- to amend or alter: to revise one's opinion.
- to alter something already written or printed, in order to make corrections, improve, or update: to revise a manuscript.
- British. to review (previously studied materials) in preparation for an examination.
- an act of revising.
- a revised form of something; revision.
- Printing. a proof sheet taken after alterations have been made, for further examination or correction.
Origin of revise
Examples from the Web for revisor
The very ambrosia that the governor's wife longed for in Gogol's 'Revisor'!Virgin Soil
Ivan S. Turgenev
The success of this play was rivalled by Gogol's comedy, "The Revisor."A History of the Nineteenth Century, Year by Year
The Revisor is the second comic masterpiece of the Russian stage.An Outline of Russian Literature
They march in file to the hotel where the supposed Revisor lodges.Lectures on Russian Literature
In this case the necessary preliminary of submitting an inventory to a revisor had evidently been complied with.A History of the Inquisition of Spain; vol. 3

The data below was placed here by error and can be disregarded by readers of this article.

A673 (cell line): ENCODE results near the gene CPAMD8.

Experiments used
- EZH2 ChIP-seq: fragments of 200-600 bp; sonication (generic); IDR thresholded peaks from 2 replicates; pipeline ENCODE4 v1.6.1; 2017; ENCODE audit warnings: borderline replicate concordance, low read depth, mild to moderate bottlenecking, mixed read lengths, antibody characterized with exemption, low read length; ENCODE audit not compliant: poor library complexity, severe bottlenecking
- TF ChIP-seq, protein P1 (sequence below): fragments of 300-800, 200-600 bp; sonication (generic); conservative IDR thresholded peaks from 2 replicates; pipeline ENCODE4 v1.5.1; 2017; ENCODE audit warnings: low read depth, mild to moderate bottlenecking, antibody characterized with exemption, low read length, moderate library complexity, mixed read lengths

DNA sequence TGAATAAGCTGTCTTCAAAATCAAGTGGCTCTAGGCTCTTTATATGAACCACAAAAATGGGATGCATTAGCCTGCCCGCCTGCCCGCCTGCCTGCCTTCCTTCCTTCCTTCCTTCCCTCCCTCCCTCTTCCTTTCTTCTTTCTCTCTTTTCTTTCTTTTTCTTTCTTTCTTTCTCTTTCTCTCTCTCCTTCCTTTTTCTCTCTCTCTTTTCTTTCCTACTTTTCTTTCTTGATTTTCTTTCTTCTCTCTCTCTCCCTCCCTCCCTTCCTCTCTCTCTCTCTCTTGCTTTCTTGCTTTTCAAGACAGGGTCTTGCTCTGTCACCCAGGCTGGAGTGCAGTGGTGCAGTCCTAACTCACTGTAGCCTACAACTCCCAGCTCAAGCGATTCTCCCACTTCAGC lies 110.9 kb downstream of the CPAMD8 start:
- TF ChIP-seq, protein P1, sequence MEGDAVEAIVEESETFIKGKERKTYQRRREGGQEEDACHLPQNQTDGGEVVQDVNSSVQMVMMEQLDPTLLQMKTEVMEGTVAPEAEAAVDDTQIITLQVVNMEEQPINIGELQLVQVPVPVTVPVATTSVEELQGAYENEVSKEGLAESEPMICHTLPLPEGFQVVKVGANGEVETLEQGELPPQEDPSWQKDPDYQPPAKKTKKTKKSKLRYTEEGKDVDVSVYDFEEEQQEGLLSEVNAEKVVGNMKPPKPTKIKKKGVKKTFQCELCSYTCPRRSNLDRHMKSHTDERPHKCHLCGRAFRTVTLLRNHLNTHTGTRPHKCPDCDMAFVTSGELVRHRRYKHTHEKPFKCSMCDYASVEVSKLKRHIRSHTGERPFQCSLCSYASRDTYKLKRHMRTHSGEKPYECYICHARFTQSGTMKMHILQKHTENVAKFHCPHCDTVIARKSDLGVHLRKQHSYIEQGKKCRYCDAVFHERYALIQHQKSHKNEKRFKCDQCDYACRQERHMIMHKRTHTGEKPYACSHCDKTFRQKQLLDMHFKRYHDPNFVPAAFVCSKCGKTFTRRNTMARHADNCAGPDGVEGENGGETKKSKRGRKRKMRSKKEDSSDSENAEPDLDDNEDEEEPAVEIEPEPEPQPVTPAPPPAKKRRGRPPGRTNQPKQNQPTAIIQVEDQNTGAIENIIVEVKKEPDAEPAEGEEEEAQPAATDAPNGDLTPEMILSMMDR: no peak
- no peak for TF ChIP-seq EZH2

Henry Charles Lea
- (tr) to change, alter, or amendto revise one's opinion
- British to reread (a subject or notes on it) so as to memorize it, esp in preparation for an examination
- (tr) to prepare a new version or edition of (a previously printed work)
- the act, process, or result of revising; revision
Word Origin and History for revisor
1560s, "to look at again," from Middle French reviser (13c.), from Latin revisere "look at again, visit again, look back on," frequentative of revidere (past participle revisus), from re- "again" (see re-) + videre "to see" (see vision). Meaning "to look over again with intent to improve or amend" is recorded from 1590s. Related: Revised; revising.